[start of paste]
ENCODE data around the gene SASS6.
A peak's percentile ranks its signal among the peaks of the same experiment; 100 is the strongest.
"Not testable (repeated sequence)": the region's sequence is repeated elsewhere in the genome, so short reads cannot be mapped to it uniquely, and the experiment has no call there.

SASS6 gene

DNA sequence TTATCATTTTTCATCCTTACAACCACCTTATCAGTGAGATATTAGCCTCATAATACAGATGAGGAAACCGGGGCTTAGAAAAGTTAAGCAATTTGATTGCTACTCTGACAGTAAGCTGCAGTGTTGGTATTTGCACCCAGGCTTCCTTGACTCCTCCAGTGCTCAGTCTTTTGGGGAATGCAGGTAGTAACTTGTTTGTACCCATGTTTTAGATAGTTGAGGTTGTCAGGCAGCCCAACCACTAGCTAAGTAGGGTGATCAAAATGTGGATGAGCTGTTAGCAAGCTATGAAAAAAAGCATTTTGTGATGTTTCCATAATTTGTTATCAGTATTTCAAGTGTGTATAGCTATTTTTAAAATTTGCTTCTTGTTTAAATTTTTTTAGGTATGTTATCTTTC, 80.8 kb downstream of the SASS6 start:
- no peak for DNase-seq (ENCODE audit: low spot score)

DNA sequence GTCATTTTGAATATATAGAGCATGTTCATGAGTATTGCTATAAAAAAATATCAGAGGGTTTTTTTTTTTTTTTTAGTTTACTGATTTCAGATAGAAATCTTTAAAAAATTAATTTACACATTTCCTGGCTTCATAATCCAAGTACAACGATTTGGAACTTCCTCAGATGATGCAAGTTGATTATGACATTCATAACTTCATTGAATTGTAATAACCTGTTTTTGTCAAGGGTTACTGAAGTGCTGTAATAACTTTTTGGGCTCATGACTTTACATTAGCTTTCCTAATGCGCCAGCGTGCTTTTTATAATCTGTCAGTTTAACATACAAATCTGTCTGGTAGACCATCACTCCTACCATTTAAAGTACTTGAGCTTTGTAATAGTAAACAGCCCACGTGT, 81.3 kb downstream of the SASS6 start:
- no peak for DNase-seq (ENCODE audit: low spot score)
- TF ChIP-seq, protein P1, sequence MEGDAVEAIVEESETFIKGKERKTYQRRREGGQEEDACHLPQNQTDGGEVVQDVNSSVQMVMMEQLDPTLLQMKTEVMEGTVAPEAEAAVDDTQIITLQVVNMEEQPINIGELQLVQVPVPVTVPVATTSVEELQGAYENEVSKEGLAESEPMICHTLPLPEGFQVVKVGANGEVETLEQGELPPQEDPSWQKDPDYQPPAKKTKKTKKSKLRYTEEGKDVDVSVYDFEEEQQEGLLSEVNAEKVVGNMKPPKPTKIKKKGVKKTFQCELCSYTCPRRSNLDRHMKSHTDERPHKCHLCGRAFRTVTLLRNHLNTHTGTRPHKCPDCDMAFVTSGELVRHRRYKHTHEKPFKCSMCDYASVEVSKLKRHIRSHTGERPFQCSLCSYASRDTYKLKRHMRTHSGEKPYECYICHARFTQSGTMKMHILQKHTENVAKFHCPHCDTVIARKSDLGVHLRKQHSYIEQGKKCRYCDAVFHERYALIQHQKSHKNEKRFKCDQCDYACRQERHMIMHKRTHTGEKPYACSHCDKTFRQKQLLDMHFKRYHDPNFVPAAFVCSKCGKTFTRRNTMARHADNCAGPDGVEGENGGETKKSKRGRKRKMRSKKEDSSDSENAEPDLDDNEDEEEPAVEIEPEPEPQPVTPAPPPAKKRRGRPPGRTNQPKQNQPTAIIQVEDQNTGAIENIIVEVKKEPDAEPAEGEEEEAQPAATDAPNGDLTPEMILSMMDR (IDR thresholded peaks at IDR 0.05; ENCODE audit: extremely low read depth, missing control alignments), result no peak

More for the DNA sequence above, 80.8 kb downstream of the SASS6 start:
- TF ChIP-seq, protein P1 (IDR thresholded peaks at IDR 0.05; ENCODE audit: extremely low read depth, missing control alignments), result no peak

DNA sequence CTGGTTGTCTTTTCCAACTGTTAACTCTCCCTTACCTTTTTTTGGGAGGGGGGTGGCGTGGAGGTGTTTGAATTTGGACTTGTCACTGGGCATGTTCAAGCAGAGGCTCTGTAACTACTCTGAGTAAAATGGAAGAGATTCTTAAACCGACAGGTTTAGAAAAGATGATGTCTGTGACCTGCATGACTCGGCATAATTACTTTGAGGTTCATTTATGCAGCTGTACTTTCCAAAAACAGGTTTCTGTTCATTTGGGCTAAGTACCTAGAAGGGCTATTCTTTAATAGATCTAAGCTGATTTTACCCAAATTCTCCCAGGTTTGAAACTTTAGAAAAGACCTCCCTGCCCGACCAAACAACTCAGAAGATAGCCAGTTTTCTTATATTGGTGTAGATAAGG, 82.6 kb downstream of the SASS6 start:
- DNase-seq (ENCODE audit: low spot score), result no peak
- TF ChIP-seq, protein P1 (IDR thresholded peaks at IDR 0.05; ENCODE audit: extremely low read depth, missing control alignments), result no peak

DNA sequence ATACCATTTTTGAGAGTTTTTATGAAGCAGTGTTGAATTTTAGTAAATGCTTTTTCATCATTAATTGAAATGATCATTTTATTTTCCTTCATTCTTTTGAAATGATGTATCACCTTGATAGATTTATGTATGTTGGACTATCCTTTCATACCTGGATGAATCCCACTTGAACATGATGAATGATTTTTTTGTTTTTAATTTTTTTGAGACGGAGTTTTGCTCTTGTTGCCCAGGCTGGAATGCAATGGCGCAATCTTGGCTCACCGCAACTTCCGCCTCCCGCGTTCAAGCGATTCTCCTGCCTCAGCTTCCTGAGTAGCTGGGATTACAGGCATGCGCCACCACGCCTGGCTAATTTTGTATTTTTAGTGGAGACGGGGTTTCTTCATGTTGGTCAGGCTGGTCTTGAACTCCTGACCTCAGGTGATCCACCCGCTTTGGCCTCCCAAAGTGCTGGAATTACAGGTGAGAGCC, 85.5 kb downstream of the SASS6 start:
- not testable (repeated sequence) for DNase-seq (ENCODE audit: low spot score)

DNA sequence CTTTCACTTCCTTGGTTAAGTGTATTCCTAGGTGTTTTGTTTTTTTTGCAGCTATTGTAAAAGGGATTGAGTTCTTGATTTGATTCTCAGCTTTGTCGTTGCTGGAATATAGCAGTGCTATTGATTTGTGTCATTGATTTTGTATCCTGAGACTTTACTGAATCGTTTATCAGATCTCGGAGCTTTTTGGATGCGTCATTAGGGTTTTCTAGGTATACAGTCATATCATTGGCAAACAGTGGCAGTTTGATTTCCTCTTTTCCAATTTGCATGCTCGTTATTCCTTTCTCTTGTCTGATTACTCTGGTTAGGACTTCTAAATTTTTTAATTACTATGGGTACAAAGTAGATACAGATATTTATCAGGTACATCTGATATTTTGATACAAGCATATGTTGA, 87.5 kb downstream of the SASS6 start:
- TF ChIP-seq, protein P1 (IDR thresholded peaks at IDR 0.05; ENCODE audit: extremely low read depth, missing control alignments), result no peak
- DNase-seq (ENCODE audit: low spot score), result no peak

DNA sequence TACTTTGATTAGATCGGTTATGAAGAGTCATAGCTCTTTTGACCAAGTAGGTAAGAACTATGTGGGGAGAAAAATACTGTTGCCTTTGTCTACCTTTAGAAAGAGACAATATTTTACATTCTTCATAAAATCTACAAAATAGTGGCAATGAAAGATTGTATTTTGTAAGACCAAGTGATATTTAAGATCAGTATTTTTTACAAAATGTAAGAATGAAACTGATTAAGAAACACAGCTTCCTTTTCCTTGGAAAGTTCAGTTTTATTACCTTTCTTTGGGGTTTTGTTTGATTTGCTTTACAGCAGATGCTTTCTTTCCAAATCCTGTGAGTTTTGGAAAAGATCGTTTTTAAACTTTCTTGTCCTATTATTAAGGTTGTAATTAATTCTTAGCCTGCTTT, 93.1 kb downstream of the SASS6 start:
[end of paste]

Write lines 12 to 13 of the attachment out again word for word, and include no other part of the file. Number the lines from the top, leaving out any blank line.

DNA sequence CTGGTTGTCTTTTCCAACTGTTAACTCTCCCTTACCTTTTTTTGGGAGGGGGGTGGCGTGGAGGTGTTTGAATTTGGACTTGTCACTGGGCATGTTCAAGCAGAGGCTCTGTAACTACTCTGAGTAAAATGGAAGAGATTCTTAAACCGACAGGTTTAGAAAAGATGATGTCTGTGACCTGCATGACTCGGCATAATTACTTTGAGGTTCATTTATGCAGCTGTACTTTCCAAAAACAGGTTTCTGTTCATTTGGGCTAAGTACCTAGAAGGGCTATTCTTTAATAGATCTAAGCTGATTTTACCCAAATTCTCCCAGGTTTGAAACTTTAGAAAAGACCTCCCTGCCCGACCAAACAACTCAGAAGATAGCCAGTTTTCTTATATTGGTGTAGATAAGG, 82.6 kb downstream of the SASS6 start:
- DNase-seq (ENCODE audit: low spot score), result no peak